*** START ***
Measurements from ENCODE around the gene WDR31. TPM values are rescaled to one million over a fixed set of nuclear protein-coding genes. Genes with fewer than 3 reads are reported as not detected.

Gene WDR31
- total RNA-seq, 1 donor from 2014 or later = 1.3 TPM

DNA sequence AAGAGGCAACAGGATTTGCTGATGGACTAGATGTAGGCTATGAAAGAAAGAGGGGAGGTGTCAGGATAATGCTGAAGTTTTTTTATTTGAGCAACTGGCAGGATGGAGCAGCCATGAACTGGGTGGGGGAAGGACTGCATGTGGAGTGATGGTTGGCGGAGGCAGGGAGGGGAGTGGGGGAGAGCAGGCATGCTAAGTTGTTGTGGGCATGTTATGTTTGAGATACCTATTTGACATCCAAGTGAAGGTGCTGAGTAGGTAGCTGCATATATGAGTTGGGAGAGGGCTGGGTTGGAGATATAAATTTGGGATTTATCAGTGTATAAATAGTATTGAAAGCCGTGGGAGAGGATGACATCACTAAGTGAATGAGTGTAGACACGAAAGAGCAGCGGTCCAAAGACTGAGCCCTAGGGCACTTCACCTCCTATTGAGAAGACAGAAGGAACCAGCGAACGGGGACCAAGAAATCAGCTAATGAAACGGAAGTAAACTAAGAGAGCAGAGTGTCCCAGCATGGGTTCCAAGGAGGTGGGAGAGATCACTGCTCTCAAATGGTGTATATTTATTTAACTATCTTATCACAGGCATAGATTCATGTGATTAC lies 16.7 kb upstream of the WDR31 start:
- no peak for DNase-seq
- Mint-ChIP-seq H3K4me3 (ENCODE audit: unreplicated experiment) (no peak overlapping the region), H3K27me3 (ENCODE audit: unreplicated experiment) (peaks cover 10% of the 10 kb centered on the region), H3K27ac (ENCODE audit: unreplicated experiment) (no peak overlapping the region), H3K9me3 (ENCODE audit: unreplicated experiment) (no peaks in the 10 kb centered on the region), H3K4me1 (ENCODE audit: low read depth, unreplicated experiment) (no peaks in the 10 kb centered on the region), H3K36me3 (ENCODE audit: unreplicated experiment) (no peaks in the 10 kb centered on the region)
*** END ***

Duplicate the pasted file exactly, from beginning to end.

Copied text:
Measurements from ENCODE around the gene WDR31. TPM values are rescaled to one million over a fixed set of nuclear protein-coding genes. Genes with fewer than 3 reads are reported as not detected.

Gene WDR31
- total RNA-seq, 1 donor from 2014 or later = 1.3 TPM

DNA sequence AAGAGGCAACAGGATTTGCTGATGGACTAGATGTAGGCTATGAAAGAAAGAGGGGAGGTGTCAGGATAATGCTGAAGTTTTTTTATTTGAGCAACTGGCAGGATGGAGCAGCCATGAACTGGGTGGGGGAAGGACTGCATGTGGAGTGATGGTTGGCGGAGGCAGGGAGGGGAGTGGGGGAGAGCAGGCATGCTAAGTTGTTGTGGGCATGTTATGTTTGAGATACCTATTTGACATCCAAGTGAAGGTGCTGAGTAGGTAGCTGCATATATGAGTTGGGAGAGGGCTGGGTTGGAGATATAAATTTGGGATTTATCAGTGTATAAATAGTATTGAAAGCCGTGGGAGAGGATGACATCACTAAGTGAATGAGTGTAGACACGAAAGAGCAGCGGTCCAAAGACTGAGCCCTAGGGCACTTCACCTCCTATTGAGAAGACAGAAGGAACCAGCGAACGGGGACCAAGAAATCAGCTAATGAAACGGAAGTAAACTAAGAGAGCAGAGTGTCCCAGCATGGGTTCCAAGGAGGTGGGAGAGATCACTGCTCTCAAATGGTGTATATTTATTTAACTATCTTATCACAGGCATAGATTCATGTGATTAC lies 16.7 kb upstream of the WDR31 start:
- no peak for DNase-seq
- Mint-ChIP-seq H3K4me3 (ENCODE audit: unreplicated experiment) (no peak overlapping the region), H3K27me3 (ENCODE audit: unreplicated experiment) (peaks cover 10% of the 10 kb centered on the region), H3K27ac (ENCODE audit: unreplicated experiment) (no peak overlapping the region), H3K9me3 (ENCODE audit: unreplicated experiment) (no peaks in the 10 kb centered on the region), H3K4me1 (ENCODE audit: low read depth, unreplicated experiment) (no peaks in the 10 kb centered on the region), H3K36me3 (ENCODE audit: unreplicated experiment) (no peaks in the 10 kb centered on the region)